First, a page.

You’re going to be smart. Strategic. You’re going to look at the books readers are going crazy over right now and write one just like them – but better – and copies will sell like hotcakes because you’re giving the people what they want.
As you’ve probably figured out, it doesn’t work like that. You can look at the market now and see that Twilight* is popular and decide to write a novel about the forbidden romance between a vampire/werewolf hybrid and a dog lover who runs a blood bank. It’s going to be huge! The problem? It’s going to take you a few years to write and edit the book, another couple of years to find a literary agent to represent you, another couple of years for your agent to find a publisher willing to take a chance on you, and another year before it sees print. Next thing you know, a decade has gone by and paranormal romance is so blasé now. Steampunk zombies are the new hot topic.
Don’t write for the market; write for yourself. This sounds narcissistic at first, but when you really think about it, it’s quite the opposite. If you are writing for the market, what’s your motivation? You want to sell a million copies, become rich and famous, and be interviewed on Regis and Kelly. But if you write for yourself it’s because there’s a story you need to tell. You want to write the kind of book you’d enjoy reading, and you want to share a bit of your soul with the rest of the world.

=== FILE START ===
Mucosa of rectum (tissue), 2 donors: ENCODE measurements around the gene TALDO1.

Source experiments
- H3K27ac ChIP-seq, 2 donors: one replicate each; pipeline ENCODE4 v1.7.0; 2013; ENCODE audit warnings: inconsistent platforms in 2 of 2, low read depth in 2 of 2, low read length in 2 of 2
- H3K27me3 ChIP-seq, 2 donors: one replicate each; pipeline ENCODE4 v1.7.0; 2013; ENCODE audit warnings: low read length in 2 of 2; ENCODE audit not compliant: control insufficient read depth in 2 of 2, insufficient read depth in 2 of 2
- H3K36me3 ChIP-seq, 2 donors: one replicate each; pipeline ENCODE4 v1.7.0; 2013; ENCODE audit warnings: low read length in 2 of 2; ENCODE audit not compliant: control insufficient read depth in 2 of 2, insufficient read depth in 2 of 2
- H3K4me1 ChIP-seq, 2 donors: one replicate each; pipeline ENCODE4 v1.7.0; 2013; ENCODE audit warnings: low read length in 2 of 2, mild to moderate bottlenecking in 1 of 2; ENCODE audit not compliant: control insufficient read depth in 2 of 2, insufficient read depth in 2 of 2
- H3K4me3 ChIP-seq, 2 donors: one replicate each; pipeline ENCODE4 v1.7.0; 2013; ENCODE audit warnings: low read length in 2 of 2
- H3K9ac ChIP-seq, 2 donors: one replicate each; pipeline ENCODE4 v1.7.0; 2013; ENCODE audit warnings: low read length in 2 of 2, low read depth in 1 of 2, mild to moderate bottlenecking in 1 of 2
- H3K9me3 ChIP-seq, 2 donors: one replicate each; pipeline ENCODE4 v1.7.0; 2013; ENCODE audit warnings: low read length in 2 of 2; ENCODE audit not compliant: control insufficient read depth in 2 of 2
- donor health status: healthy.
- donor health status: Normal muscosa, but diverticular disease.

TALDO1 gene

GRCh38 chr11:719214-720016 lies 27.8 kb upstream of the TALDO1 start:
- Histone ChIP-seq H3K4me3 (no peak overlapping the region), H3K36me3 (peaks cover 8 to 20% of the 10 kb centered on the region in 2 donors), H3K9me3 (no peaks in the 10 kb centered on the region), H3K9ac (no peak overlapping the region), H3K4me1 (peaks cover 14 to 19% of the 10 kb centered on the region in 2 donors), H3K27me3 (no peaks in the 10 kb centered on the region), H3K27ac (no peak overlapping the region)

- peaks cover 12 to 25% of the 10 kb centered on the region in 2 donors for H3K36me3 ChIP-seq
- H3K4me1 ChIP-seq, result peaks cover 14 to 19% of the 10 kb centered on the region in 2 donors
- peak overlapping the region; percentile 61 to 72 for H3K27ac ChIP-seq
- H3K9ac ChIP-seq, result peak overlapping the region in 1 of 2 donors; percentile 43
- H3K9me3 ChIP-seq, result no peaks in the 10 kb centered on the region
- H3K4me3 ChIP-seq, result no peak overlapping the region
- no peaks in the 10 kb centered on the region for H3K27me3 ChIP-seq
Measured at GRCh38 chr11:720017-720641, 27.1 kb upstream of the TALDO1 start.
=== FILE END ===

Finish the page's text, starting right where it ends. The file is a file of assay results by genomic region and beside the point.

Now this soul bit you create may or may not be a huge commercial bestseller. It may or may not sell at all. But it will be honest, and it will be a good story, and because of that, it will be more likely to succeed than any produced-for-the-market book would ever be. When you like your own story, you put more tender loving care into it. You take the time to get it right, and your readers can tell.
With that being said, you must also be conscious of your responsibility to your audience. Writing talent is a privilege, having your work read by others is an honor, and in exchange for these things you owe honesty, quality and completeness. So write from the gut, rewrite like a critic, and be sure to tie up all your loose ends.
*If you’re curious, I’m team TARDIS.